After the stimulus – Paul Krugman

November 17, 2008, 4:38 pm

<!– — Updated: 4:38 pm –>

After the stimulus

For the coming year, and probably well beyond, the economy will be on life support — sustained by massive fiscal stimulus. (Either that, or we’ll be in a very deep slump.) But eventually the economy will have to come off life support. What will take the place of the stimulus?

I don’t really know the answer, but one thing that may be useful is to compare the sources of demand in 2007 with those over a longer period. Here’s a table showing C (consumer spending), N (nonresidential investment), R (residential investment), G (government purchases), and NX (net exports) as percentages of GDP in 2007 and on average over the period 1979-2007.


What stands out is the combination of high consumption and a large trade deficit. By 2007 residential investment had already fallen to normal levels, and nonresidential investment was also fairly normal.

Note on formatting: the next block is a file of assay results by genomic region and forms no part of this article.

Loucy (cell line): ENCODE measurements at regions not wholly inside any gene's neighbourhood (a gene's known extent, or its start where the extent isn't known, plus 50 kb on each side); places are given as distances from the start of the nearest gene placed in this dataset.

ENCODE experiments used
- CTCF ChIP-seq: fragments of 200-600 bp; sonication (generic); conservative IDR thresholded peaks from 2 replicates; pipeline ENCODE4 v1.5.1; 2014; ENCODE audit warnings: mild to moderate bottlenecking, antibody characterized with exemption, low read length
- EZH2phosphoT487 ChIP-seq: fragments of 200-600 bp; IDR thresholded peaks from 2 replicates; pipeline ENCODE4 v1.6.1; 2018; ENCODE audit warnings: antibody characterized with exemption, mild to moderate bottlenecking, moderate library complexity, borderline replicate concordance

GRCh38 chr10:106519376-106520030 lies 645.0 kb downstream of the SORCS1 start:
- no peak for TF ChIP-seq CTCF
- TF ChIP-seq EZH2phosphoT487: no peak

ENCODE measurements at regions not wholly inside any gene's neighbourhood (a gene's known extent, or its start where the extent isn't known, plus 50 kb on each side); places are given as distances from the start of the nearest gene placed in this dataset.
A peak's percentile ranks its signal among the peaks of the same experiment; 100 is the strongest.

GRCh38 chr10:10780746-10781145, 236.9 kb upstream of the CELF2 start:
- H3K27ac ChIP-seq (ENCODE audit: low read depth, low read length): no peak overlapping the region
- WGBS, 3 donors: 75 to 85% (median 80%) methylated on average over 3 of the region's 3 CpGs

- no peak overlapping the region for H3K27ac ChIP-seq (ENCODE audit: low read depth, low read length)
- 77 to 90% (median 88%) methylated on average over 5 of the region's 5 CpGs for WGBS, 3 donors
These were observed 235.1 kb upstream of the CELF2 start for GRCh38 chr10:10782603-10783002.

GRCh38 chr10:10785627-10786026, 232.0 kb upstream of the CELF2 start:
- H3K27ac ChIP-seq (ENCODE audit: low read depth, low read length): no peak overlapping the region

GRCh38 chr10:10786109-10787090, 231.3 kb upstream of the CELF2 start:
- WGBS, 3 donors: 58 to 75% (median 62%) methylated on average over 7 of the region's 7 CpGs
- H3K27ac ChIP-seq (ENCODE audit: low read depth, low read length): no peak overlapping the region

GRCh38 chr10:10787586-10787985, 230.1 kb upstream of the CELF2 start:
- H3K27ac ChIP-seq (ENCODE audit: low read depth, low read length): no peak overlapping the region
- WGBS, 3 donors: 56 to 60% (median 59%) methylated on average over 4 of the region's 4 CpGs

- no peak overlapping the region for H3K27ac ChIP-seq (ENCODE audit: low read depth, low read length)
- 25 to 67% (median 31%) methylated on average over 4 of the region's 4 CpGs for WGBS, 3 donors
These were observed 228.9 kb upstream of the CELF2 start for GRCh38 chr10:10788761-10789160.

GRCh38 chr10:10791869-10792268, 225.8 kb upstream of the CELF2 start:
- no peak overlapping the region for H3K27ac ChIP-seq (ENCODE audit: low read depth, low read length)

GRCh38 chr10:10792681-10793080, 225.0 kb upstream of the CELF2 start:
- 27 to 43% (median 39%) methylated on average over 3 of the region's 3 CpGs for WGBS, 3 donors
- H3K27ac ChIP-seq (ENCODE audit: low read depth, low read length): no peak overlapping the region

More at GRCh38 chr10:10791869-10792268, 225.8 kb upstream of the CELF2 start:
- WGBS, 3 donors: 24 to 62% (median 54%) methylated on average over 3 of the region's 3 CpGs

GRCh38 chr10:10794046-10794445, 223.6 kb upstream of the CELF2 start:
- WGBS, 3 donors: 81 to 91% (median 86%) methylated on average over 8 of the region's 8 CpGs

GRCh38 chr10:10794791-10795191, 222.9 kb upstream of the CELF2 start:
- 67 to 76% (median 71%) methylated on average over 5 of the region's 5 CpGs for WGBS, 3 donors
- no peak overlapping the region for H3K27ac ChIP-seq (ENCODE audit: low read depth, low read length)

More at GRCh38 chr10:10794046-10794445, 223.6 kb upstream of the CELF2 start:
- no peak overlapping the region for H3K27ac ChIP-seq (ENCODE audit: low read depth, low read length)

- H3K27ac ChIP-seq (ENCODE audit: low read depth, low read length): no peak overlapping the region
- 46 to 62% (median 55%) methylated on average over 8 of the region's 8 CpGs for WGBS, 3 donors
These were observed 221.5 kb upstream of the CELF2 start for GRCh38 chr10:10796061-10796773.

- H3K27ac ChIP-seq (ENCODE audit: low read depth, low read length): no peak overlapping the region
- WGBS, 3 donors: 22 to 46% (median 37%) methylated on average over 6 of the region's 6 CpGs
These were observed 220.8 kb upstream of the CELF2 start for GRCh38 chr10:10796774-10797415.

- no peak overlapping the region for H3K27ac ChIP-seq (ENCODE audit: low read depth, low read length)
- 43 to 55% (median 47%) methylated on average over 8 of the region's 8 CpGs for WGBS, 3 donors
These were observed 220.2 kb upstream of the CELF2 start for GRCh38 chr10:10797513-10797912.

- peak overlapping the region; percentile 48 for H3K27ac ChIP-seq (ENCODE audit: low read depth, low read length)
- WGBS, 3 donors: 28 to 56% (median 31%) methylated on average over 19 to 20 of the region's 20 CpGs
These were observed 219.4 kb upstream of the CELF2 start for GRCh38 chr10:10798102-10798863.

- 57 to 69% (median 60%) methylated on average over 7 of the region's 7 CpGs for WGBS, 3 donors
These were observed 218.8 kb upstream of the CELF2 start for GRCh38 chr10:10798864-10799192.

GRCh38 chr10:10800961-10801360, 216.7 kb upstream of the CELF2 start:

Consumption probably isn’t going back to a 2007 share of GDP — savings are back. So what will fill the gap, once the stimulus is gone? Housing? Not for a long time. Business investment? Hard to see why. The natural thing would be to trade lower consumption for a smaller trade deficit.

But that’s going to be hard if the rest of the world is also in a slump, and in particular if emerging markets are facing currency crises.

What all this suggests — and it’s a very rough cut — is that our emergence from the era when massive fiscal stimulus is needed may hinge crucially on getting the world financial situation, not just our own, under control.


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